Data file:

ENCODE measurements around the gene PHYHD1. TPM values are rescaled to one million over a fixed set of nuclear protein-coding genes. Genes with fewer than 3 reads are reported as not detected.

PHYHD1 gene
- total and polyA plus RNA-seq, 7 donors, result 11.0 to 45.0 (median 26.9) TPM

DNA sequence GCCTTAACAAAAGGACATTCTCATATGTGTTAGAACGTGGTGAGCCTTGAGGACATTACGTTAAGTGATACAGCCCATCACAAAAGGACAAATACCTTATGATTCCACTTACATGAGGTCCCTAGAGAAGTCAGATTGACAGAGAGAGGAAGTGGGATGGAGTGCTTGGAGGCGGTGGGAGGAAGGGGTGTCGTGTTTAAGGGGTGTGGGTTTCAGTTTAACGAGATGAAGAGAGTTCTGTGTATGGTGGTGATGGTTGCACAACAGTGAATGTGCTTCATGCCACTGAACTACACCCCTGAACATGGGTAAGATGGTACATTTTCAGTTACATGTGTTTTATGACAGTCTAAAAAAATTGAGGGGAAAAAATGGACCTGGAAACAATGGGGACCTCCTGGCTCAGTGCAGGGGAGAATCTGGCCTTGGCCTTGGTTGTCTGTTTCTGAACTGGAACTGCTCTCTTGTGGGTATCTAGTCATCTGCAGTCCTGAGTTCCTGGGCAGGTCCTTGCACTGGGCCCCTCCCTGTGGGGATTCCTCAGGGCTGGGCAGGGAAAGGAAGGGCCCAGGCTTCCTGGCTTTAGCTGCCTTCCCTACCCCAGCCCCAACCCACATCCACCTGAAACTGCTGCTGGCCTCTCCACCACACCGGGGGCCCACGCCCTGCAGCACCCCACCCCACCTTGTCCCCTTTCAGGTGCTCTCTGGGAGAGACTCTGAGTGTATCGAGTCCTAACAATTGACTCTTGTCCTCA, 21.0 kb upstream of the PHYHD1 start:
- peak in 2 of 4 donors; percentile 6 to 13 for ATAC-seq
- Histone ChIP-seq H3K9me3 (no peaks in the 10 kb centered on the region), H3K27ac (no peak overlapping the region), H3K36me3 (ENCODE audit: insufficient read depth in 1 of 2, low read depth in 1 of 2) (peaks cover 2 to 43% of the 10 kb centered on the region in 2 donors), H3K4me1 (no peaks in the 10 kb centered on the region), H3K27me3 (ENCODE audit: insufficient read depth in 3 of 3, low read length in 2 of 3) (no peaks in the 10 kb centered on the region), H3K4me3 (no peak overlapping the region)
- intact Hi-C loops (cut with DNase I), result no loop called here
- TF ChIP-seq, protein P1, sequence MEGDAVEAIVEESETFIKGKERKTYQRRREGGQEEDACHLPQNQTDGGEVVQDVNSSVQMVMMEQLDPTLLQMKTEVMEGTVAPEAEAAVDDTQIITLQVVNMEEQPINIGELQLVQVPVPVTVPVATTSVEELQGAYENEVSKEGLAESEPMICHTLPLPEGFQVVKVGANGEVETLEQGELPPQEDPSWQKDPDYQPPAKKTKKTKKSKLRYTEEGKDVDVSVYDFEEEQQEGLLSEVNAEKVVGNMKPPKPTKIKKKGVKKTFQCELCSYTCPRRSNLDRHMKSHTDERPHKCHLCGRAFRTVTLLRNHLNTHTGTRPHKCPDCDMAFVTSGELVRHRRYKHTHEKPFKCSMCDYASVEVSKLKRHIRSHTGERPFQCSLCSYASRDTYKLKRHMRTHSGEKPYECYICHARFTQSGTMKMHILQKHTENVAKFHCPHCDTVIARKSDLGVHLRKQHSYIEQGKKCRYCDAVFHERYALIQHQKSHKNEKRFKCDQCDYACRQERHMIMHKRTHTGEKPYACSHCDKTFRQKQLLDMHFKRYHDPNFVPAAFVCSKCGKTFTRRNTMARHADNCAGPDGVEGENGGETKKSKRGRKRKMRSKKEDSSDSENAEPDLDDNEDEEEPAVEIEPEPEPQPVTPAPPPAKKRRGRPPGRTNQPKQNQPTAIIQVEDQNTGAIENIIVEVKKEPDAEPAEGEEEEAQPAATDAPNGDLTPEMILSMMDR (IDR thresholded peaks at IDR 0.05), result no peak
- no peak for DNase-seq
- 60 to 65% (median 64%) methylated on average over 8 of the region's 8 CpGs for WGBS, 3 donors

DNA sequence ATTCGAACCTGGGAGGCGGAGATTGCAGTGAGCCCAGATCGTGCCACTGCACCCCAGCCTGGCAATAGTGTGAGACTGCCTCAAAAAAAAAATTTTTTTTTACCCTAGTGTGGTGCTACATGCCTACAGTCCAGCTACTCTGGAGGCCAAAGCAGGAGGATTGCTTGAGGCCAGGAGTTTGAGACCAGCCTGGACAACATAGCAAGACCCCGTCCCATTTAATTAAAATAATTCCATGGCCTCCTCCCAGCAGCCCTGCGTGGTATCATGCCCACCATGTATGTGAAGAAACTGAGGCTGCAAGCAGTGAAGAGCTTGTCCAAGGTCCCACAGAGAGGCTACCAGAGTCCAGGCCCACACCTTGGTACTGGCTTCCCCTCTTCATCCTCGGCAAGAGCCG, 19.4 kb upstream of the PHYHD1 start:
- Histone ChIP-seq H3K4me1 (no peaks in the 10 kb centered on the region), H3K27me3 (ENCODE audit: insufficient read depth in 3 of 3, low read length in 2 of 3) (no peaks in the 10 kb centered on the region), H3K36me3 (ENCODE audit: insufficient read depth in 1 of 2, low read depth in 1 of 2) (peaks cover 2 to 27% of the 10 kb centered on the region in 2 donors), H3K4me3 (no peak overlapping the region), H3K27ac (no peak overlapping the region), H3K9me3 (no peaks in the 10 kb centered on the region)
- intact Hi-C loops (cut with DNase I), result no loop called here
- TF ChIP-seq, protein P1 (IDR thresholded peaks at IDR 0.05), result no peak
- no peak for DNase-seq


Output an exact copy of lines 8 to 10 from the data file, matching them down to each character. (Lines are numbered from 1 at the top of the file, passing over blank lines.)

- TF ChIP-seq, protein P1, sequence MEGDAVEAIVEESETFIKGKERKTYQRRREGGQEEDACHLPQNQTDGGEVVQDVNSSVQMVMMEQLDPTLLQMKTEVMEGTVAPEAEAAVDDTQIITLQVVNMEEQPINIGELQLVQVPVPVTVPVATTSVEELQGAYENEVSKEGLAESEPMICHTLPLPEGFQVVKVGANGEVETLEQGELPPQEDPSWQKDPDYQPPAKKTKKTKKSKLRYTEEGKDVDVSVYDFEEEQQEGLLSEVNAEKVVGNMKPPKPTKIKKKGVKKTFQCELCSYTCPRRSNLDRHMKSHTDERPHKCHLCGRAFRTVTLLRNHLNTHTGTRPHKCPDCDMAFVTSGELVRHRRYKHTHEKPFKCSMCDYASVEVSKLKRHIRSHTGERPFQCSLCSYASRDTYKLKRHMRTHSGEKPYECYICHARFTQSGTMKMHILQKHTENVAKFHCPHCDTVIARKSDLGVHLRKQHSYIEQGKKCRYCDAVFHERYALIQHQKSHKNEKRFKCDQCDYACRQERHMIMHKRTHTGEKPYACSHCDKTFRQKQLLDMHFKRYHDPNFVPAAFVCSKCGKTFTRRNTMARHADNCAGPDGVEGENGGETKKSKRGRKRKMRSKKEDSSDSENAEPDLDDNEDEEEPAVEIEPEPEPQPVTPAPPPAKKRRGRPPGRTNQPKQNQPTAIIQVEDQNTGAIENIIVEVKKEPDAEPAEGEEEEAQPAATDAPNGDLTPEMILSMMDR (IDR thresholded peaks at IDR 0.05), result no peak
- no peak for DNase-seq
- 60 to 65% (median 64%) methylated on average over 8 of the region's 8 CpGs for WGBS, 3 donors